Egypt Exploration Fund [Hrsg.]
Archaeological report: comprising the work of the Egypt Exploration Fund and the progress of egyptology during the year ... — 1893-1894

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Progfess of Egyptology.

tomb of Maket at Kahun, one of the pivots of the discussion, I learn
that Petrie is now inclined to attribute it, with all its contents, to the
XVIIIth Dynasty, instead of as formerly to about 1100 B.C.

In this connection we can hardly omit a reference to Arthur Evans'
researches among Mycenaean remains in Crete. Students of this period
are familiar with the recurrence of certain figures or patterns, chiefly on
the engraved seals. Arthur Evans claims to have discovered that these
"symbols" are arranged on principles independent of Egyptian or
Asianic systems, and are nothing less than a Mycenaean system of picto-
graphic or hieroglyphic writing, the arj/xaTa \vypd of Homer. The
" syllabary " offers numerous parallels, he thinks, on the one hand with
the incised marks on potsherds found by Petrie at Gurob, and on the
other with the later Cypriote, of which it may be the progenitor; it had
two phases, the one pictographic, like the Hittite, the other linear, and
distinctly alphabetic in character (Athenseum, 1894, p. 813). I may
here mention that in the Atk-riov for 1892, p. 73, some tombs at Nauplia
are described, of which one is said to have contained a Mycenaean vase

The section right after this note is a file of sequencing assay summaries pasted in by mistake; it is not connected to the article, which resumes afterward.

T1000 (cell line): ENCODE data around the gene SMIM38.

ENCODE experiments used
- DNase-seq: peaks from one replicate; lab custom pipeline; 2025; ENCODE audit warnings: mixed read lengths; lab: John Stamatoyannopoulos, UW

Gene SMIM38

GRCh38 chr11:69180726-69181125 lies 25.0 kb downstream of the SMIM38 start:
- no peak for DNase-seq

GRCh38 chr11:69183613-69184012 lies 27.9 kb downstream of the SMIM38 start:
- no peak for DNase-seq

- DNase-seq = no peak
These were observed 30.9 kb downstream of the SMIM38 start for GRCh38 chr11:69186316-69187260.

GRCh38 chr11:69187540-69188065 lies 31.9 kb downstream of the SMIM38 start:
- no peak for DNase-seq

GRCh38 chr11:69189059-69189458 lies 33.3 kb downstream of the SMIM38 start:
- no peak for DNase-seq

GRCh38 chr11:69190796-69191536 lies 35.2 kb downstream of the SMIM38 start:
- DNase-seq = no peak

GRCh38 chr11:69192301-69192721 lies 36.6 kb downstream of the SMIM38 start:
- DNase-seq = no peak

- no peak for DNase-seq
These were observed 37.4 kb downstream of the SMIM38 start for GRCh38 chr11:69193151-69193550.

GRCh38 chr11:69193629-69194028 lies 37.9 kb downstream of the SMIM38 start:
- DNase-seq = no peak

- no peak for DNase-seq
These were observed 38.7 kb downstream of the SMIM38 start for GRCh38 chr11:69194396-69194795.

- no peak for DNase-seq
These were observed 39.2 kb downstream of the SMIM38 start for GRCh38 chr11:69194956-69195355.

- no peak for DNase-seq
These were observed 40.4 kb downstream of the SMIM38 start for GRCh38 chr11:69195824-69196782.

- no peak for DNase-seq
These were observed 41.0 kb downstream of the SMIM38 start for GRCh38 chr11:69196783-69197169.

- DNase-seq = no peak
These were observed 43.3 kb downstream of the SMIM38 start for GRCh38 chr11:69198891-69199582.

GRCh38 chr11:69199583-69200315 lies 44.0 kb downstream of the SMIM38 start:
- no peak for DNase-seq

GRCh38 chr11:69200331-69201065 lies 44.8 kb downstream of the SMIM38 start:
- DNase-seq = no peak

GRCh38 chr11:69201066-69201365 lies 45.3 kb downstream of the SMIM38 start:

with writing signs. The new theory formed the subject of a paper read
before the British Association on August 11, 1894, and will doubtless be
published in due course with the full illustrations which are necessary.
Till then, criticism would be premature. But we may note that the
theory of an independent pree-Phoenician, and even, so to speak, praa-
Oriental system of writing comes very appropriately just now, when the
reaction is strongly setting against the notion of a universal Oriental
origin of things. Ottfried Miiller long ago stood out against what was
then the prevailing tendency: but in the new impulses lately given to
the study of Oriental, and especially of Egyptian elements in the early
civilizations of the West, it is evident that there is again some danger of
going too far, and of minimising the independent and indigenous causes
which in the Western races contributed to the evolution of their
culture. This tendency, which Salomon Beinach terms the " Mirage
Oriental" is set forth and combated by him in an admirable paper pub-
lished in nos. 5, 6 of L'Anthropologic for 1893. He contends that there
is absolutely no evidence to prove the existence of Semitic or Cushite
influence on Central, Northern, or Western Europe, either in the
Neolithic period or at the beginning of the age of metals. Later
perhaps, at the beginning of the thirteenth century B.C., the Western
civilizations became in some sense tributary to that of Egypt, but the
basis of these civilizations remains absolutely indigenous, and follows a
regular development. The Myceneean civilization, an episode in the
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